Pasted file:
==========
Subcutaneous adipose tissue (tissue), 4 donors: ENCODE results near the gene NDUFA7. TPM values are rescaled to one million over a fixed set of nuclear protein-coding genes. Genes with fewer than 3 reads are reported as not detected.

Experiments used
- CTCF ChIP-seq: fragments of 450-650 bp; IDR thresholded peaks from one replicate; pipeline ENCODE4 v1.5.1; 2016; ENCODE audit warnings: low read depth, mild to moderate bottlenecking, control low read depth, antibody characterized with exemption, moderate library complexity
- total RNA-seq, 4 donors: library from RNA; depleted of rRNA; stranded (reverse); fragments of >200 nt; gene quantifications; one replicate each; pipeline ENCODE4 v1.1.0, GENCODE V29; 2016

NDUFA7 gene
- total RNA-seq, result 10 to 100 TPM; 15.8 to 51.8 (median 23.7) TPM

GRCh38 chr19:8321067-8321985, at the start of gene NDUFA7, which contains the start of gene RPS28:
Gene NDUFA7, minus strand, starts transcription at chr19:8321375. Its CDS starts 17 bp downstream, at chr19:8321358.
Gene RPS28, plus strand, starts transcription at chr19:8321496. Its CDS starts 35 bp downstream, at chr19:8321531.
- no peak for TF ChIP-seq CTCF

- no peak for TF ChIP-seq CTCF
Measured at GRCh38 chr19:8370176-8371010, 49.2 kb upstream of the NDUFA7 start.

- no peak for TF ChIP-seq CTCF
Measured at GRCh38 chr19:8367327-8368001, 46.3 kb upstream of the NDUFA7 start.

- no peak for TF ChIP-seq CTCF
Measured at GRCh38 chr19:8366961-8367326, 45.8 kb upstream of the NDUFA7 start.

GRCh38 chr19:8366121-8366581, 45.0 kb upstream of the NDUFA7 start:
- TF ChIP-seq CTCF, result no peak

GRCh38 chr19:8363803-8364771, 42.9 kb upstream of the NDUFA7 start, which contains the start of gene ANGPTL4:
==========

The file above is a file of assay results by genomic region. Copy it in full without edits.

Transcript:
Subcutaneous adipose tissue (tissue), 4 donors: ENCODE results near the gene NDUFA7. TPM values are rescaled to one million over a fixed set of nuclear protein-coding genes. Genes with fewer than 3 reads are reported as not detected.

Experiments used
- CTCF ChIP-seq: fragments of 450-650 bp; IDR thresholded peaks from one replicate; pipeline ENCODE4 v1.5.1; 2016; ENCODE audit warnings: low read depth, mild to moderate bottlenecking, control low read depth, antibody characterized with exemption, moderate library complexity
- total RNA-seq, 4 donors: library from RNA; depleted of rRNA; stranded (reverse); fragments of >200 nt; gene quantifications; one replicate each; pipeline ENCODE4 v1.1.0, GENCODE V29; 2016

NDUFA7 gene
- total RNA-seq, result 10 to 100 TPM; 15.8 to 51.8 (median 23.7) TPM

GRCh38 chr19:8321067-8321985, at the start of gene NDUFA7, which contains the start of gene RPS28:
Gene NDUFA7, minus strand, starts transcription at chr19:8321375. Its CDS starts 17 bp downstream, at chr19:8321358.
Gene RPS28, plus strand, starts transcription at chr19:8321496. Its CDS starts 35 bp downstream, at chr19:8321531.
- no peak for TF ChIP-seq CTCF

- no peak for TF ChIP-seq CTCF
Measured at GRCh38 chr19:8370176-8371010, 49.2 kb upstream of the NDUFA7 start.

- no peak for TF ChIP-seq CTCF
Measured at GRCh38 chr19:8367327-8368001, 46.3 kb upstream of the NDUFA7 start.

- no peak for TF ChIP-seq CTCF
Measured at GRCh38 chr19:8366961-8367326, 45.8 kb upstream of the NDUFA7 start.

GRCh38 chr19:8366121-8366581, 45.0 kb upstream of the NDUFA7 start:
- TF ChIP-seq CTCF, result no peak

GRCh38 chr19:8363803-8364771, 42.9 kb upstream of the NDUFA7 start, which contains the start of gene ANGPTL4: